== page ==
13 thoughts on “Virtual Reality Gloves Aim To Improve Interactivity

  1. I was wondering why go through the effort instead of using existing kapton flex sensors, then I checked the prices on Sparkfun. Ohh, that’s why. They’re about an order of magnitude more expensive than I thought they were.

      1. I have seen a few different ways using microphones elements or one way is to use barometric sensors encapsulated in silicone rubber or fiber optic looped back to a low resolution ccd to get deflection. I would think the issue for many designs would be calibration for each startup and also how close you want each finger to have dead reconning in space as a finger moves in more then one dof. I am guessing that the simplest way to progress this design is he should go for braking each tendon as that will give more force for the space and weight constraints.

    1. So it’s $50 for a “SparkFun Qwiic Flex Glove Controller” which you would need 5 pcs for 10 fingers, that makes it $200 just for the sensor. You could also use the “Flex Sensor” itself sold for $9. I can’t imagine that [Lucas] comes out much cheaper printing a case for each retractor when time taken into account.

      But I guess the retractor design feels more natural. And maybe there is potential for force feedback to the fingers?

    2. If I am not mistaken, I believe SpectraSymbol holds a patent on the flex resistors and that there aren’t really any competing products to drive prices down into a more accessible range.

  2. Iv been looking at this over the last few days, and something I feel that is worth pointing out is that tracking relies on the expensive vive trackers. Otherwise it only works as a fancy controller. If you have trackers, you’re in luck and it’s cheap. If you don’t, it’s of limited use until you pay the extra money for trackers. I don’t have trackers, so I probably won’t build it.

    1. there’s other DIY tracking options done and some in the works, which could be used for cheap.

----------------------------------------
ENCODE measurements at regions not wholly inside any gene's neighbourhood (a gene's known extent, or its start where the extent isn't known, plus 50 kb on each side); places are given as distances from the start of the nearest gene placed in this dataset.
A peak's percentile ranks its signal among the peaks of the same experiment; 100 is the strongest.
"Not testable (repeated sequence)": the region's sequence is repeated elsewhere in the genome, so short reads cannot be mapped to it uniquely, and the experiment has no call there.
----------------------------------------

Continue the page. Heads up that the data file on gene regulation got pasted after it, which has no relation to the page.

But apart from that from what I understood you should strap your existing controller to it, which is tracked ofc. Not optimal in the long run but works

    2. Yeah, unfortunately doing tracking from scratch well is really really hard, so I don’t blame them for just focusing on the glove. Tracking is more like 2 years full time of work, which is more than your typical hobby project.

      1. Can just wholeheartedly agree. Don’t know if you remember me, but like a year ago you told me exactly that and now I’m over a year into making my optical tracking system, and finally getting to something resembling a tracking system (still working on calibration accuracy rn, not an easy task to make user friendly).

      2. Out of curiosity, since osvr is basically dead, were you guys going to put multiple ir cameras into the final version of hdk, or was it always planned to have the one camera and be a sit down system? Personally I don’t have tons of space to move around, so sitting head tracking was always going to be enough for me. Any thoughts on directions I could look for improving the tracking system as it is on HDK2? The drift and (on the later sdk) judder are the only problems I have. I’ve thought about adding a normal camera for added calibration. Perhaps an intel compute stick could do the added load of image processing if trained to find the right reference points? I’m out of my depth here, so feel free to shoot me down.

    3. The Arduino Nano BLE and IOT boards have built-in IMUs that one could use for tracking. Not necessarily the best solution, but they’re a start at least. I used one for motion tracking on a headset to control a pan-tilt on a FPV RC car and it worked decently well.

  3. Reliability and durability of the bend sensors are the biggest problems with commercial ones: we’ll ignore compatibility with the “new” consumer VR. (There are commercial ones with finger spread sensors, but same problem with bend sensor durability.) And actually the string and motor is a great way to do force feedback haptics: similar “capstans” are the way most commercial haptic controllers do their thing. Optical and other (eg capacitive, like index controllers) techniques are gaining popularity for just hand tracking, but they have no feedback potential… Very neat!

Leave a Reply

Please be kind and respectful to help make the comments section excellent. (Comment Policy)

This site uses Akismet to reduce spam. Learn how your comment data is processed.